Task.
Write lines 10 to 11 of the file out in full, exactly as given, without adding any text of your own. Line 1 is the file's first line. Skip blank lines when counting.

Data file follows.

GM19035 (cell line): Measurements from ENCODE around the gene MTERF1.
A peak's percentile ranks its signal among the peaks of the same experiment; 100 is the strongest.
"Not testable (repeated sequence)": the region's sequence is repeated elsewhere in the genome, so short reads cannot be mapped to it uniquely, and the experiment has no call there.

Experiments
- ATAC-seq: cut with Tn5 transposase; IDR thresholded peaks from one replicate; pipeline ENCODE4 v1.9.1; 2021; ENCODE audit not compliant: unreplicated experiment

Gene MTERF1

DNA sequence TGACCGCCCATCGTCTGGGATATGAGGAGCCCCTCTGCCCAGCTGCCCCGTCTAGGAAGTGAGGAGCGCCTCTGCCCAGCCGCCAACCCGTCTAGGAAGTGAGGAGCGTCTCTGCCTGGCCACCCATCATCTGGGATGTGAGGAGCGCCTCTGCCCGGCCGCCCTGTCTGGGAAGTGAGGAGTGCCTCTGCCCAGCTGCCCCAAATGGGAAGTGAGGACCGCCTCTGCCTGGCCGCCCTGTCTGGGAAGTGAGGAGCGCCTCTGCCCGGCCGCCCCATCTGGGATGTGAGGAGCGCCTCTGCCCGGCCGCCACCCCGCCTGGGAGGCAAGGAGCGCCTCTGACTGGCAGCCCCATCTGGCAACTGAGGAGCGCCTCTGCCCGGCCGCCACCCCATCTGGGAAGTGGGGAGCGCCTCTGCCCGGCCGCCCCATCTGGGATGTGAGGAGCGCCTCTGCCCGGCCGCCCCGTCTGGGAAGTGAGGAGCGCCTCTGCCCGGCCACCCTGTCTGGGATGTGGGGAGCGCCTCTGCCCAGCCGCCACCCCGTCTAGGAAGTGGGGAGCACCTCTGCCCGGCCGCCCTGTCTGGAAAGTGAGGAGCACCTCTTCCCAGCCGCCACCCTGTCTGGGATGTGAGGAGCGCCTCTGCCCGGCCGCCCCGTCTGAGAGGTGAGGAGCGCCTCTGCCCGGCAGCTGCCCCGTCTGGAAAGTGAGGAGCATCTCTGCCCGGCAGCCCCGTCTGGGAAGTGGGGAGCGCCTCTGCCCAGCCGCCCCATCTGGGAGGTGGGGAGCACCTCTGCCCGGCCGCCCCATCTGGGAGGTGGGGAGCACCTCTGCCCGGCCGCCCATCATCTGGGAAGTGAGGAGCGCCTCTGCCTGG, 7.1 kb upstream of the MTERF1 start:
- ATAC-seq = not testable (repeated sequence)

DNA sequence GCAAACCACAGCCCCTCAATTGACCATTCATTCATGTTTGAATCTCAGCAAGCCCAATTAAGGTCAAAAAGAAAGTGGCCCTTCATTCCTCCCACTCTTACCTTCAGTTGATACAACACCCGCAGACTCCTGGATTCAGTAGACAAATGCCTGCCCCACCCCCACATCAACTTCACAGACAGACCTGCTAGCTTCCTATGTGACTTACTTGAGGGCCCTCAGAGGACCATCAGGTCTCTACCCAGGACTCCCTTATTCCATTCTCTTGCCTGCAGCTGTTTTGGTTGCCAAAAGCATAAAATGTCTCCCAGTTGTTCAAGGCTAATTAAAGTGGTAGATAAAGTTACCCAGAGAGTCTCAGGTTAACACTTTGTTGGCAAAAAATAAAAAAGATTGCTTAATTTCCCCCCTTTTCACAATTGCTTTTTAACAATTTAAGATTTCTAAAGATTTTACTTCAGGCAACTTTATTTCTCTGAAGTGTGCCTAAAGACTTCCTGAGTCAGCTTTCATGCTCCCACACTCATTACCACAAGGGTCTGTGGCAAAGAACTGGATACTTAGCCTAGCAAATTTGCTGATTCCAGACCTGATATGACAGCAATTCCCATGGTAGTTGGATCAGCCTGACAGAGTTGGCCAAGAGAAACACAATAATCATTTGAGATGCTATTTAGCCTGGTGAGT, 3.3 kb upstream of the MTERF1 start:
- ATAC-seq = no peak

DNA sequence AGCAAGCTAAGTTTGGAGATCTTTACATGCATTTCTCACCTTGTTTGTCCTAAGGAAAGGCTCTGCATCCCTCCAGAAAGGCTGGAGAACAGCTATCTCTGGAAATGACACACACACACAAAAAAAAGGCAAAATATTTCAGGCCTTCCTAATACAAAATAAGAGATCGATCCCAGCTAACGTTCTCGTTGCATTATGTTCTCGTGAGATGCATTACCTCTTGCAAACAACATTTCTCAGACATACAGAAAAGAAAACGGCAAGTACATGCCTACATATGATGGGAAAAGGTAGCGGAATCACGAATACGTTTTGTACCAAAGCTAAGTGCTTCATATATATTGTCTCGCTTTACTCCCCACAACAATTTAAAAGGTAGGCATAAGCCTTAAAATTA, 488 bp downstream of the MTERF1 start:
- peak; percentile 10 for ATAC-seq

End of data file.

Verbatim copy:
- ATAC-seq = no peak

DNA sequence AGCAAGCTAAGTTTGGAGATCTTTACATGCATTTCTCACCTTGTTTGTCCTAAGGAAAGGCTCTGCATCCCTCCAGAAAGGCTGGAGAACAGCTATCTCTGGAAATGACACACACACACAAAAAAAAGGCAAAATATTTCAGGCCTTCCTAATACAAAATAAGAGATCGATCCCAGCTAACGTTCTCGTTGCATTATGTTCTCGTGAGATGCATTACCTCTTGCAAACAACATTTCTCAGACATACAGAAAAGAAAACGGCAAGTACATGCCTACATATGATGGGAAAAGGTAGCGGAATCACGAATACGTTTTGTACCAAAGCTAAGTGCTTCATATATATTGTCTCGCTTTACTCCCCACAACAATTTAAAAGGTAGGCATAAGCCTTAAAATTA, 488 bp downstream of the MTERF1 start: